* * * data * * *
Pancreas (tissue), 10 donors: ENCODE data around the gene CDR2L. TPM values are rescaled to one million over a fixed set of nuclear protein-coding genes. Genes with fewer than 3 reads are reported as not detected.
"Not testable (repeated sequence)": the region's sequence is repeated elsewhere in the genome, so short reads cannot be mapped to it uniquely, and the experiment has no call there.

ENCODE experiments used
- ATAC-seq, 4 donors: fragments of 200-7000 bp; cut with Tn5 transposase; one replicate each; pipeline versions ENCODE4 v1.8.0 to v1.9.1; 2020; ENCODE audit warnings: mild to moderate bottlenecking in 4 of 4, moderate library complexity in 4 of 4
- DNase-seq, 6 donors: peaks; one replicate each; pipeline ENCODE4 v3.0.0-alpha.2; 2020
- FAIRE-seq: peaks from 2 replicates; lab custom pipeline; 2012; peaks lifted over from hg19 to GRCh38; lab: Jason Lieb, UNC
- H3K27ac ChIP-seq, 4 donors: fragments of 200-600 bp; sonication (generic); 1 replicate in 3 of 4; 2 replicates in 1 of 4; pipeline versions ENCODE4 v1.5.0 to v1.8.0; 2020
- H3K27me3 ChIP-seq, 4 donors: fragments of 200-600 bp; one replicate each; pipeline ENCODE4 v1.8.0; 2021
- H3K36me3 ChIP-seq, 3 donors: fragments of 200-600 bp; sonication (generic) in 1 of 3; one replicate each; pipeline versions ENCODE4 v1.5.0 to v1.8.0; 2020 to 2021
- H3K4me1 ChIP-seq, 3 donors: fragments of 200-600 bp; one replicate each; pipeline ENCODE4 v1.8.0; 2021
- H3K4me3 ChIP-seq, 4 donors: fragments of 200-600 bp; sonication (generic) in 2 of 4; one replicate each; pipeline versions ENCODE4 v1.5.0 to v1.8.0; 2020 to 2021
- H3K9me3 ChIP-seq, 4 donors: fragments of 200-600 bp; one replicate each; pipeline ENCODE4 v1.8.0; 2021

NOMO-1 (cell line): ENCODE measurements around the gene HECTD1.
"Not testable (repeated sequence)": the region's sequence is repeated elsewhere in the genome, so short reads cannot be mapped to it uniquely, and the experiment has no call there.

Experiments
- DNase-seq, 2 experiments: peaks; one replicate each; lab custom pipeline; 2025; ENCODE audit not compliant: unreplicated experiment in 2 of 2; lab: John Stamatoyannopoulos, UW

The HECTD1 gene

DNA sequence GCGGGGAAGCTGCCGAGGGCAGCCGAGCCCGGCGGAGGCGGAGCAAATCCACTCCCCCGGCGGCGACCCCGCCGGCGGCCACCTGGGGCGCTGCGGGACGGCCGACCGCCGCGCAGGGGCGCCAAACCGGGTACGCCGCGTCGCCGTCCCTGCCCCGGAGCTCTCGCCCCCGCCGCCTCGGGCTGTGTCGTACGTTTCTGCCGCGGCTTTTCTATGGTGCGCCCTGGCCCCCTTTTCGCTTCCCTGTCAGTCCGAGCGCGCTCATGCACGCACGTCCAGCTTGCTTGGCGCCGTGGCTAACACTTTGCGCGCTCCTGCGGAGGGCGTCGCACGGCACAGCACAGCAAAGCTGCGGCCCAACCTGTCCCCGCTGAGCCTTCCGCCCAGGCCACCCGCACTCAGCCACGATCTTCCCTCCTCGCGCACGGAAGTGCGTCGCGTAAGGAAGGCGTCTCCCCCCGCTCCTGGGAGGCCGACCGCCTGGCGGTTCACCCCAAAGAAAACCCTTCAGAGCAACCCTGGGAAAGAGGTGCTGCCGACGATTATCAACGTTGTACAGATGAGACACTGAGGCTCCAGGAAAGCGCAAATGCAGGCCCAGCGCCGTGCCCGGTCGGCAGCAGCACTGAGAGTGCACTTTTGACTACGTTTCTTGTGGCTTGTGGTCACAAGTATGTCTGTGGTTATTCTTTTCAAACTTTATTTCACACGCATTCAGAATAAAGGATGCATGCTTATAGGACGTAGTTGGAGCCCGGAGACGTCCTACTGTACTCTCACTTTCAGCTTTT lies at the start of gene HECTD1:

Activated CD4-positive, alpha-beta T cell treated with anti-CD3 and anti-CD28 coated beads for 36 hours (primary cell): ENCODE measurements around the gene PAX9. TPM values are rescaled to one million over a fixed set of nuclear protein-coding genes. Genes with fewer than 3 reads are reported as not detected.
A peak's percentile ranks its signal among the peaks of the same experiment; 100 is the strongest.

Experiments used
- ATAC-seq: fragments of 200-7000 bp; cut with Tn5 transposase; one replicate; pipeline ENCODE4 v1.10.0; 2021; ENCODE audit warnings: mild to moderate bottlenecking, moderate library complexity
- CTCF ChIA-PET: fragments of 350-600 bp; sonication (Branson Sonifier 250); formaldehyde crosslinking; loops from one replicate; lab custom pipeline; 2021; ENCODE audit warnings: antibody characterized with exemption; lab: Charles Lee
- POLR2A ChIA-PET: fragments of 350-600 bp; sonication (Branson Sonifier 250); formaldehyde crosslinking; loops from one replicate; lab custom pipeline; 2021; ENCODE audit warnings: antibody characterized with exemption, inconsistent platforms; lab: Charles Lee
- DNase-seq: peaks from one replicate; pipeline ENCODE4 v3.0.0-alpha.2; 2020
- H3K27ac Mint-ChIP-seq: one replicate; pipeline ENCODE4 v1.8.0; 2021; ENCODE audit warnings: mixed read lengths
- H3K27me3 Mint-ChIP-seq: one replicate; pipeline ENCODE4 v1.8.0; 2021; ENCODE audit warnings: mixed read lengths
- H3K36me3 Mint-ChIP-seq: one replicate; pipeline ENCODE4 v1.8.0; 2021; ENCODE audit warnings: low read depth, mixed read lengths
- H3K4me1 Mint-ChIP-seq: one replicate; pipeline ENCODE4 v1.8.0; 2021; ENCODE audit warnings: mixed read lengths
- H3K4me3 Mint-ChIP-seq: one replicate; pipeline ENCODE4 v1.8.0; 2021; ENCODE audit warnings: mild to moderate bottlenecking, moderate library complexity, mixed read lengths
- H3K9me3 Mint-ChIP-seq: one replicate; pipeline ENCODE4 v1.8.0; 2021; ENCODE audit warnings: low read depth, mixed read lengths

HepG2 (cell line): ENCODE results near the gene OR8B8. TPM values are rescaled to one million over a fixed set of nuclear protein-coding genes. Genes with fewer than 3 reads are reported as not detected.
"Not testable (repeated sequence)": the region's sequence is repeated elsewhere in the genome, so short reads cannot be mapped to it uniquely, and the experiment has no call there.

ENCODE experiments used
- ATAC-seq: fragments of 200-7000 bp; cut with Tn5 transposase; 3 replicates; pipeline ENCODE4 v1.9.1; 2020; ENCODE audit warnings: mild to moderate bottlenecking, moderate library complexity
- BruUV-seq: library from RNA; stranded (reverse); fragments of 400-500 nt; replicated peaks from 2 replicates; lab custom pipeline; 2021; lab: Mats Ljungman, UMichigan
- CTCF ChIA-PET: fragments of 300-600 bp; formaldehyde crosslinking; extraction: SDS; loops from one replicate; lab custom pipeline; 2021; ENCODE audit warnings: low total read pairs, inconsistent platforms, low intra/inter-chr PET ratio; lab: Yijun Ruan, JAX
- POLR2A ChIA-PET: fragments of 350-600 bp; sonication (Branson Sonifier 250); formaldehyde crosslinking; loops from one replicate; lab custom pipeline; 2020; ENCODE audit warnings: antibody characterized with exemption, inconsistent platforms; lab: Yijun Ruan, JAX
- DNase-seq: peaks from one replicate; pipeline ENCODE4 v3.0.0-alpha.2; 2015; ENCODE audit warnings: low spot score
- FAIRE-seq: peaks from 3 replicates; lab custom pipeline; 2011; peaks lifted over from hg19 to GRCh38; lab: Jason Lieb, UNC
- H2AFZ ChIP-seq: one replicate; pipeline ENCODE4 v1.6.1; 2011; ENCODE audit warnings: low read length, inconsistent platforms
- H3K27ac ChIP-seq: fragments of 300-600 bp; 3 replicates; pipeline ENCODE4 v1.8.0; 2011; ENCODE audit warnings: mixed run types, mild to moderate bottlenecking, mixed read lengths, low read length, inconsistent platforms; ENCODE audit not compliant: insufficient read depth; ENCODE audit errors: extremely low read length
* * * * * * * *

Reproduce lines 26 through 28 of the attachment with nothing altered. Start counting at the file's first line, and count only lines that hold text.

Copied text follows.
- H3K27ac Mint-ChIP-seq: one replicate; pipeline ENCODE4 v1.8.0; 2021; ENCODE audit warnings: mixed read lengths
- H3K27me3 Mint-ChIP-seq: one replicate; pipeline ENCODE4 v1.8.0; 2021; ENCODE audit warnings: mixed read lengths
- H3K36me3 Mint-ChIP-seq: one replicate; pipeline ENCODE4 v1.8.0; 2021; ENCODE audit warnings: low read depth, mixed read lengths